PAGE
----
Thursday, December 9, 2010

A pleasant chat.

Last night I got a call from an old birding buddy.  He asked if I wanted to play hooky and go search for the Yellow-breasted Chat that has been hanging out around the buildings at the Alaksen Wildlife Area for the past few days. Would I?  The last chat I saw was at Point Pelee, Ontario, during spring migration when I was a teenager.  I believe it was in the company of the same birding buddy.  It had been a difficult bird to spot, in dense Carolinian understory.

These migratory birds, included within the wood warbler family, although not comfortably, are larger than other warblers, and in British Columbia are most common--which is not to say very common at all--in the relatively arid southern interior, where they inhabit brushy areas near water.  At this time of year, a chat should be gobbling fruit and bugs in Central America.

This one, far from winter home in a cold, wet place, at least had the sense to show itself outside the window of a building full of ornithologists.  And it repays the filling of the feeders by cooperatively appearing several times a day to be admired.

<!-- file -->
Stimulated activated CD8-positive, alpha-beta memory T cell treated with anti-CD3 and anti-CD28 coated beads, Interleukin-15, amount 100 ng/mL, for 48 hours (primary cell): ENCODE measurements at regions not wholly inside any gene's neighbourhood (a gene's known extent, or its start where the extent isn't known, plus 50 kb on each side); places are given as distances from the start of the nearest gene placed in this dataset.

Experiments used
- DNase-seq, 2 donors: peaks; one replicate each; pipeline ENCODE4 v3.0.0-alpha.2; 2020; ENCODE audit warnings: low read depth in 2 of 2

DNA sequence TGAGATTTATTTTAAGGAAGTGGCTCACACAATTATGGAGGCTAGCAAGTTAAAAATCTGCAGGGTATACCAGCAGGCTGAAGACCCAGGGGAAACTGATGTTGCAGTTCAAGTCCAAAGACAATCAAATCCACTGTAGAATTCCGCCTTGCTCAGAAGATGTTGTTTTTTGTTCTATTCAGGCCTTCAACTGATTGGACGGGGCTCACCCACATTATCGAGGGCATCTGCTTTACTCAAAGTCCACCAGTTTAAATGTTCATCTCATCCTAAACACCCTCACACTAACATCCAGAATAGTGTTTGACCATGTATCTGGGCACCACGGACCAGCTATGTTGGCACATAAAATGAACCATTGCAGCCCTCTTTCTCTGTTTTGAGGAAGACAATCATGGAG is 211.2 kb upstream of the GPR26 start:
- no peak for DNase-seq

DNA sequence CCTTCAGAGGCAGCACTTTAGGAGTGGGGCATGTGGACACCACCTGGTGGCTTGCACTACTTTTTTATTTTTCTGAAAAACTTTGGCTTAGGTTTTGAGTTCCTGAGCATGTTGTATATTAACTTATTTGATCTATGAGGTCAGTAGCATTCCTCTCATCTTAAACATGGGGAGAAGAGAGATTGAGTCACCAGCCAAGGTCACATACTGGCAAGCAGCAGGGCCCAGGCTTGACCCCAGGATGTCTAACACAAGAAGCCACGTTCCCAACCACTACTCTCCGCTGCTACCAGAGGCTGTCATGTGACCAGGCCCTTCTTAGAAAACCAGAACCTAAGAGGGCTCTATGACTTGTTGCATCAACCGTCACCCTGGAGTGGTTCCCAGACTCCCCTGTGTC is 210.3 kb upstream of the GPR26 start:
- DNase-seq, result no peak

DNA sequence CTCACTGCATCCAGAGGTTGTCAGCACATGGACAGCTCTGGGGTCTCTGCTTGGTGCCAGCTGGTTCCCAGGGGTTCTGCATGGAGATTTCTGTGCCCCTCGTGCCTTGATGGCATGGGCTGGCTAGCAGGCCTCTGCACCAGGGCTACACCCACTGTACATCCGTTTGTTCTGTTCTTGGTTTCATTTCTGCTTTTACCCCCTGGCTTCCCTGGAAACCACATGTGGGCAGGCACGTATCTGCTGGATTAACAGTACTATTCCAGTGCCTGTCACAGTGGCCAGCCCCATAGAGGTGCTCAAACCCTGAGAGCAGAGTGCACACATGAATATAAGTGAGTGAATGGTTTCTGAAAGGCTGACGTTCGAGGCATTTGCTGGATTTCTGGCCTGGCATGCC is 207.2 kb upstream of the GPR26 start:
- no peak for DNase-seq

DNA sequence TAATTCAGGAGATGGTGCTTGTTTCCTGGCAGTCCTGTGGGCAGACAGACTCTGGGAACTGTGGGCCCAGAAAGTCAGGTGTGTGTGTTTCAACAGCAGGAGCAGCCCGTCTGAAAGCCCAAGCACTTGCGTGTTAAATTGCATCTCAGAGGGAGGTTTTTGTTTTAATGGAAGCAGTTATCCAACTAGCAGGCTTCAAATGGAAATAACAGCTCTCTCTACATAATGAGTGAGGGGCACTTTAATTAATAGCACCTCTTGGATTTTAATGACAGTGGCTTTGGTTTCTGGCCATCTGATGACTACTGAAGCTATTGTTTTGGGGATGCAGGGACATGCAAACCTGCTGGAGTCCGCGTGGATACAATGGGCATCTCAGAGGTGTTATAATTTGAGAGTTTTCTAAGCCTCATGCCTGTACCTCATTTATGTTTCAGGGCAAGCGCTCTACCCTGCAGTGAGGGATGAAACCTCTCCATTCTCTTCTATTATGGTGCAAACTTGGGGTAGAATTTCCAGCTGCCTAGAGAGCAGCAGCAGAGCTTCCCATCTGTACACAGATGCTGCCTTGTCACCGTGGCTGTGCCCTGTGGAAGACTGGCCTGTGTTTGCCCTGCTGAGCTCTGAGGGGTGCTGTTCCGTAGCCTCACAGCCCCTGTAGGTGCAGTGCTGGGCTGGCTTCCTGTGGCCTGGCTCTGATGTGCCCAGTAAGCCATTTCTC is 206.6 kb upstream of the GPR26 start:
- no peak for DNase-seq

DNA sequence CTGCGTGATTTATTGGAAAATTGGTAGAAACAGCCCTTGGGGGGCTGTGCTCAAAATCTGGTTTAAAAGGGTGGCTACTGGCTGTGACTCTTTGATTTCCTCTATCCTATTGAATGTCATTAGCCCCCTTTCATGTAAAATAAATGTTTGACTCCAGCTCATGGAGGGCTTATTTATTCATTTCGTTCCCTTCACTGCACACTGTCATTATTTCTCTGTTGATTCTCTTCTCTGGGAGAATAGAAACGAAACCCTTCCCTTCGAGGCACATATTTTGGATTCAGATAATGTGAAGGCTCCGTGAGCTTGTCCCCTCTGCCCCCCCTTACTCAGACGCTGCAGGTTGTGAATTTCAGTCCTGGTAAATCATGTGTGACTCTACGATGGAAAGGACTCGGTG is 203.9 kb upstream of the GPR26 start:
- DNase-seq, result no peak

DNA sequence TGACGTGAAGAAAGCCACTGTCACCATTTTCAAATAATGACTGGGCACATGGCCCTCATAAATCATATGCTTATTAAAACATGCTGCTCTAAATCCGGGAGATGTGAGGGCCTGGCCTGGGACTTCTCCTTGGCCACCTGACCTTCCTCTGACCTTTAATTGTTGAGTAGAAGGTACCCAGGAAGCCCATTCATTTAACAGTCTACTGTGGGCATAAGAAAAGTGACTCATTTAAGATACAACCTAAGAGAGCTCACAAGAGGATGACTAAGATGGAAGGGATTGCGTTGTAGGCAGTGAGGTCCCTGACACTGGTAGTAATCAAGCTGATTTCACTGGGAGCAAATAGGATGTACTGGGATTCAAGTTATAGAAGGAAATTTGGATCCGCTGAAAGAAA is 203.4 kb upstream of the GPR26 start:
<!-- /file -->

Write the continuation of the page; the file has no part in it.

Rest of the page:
Urban Wild said...

Another victim or global warming? ---or just a bird that likes to be admired by ornithologists? Hope the little fella makes it through the winter.

biobabbler said...

Wow. That is insane. How exciting for you! I've seen one once, and that was at the bottom (I believe) of the Grand Canyon. And that's IT. =) Nice.

Hugh said...

Linda, I don't think anyone has a clue why this bird is here, and it makes you wonder how often this sort of thing happens (the percentage of humans who can identify uncommon birds being vanishingly small). We expect it will remain there as long as it is fed--if it doesn't fall victim to a cold snap or a Cooper's Hawk.

BB, Yes, great fun. It makes 2 for me now.

Dave said...

Great bird and great photos! I'm missing all those Lower Mainland oddities (and rare birds as well).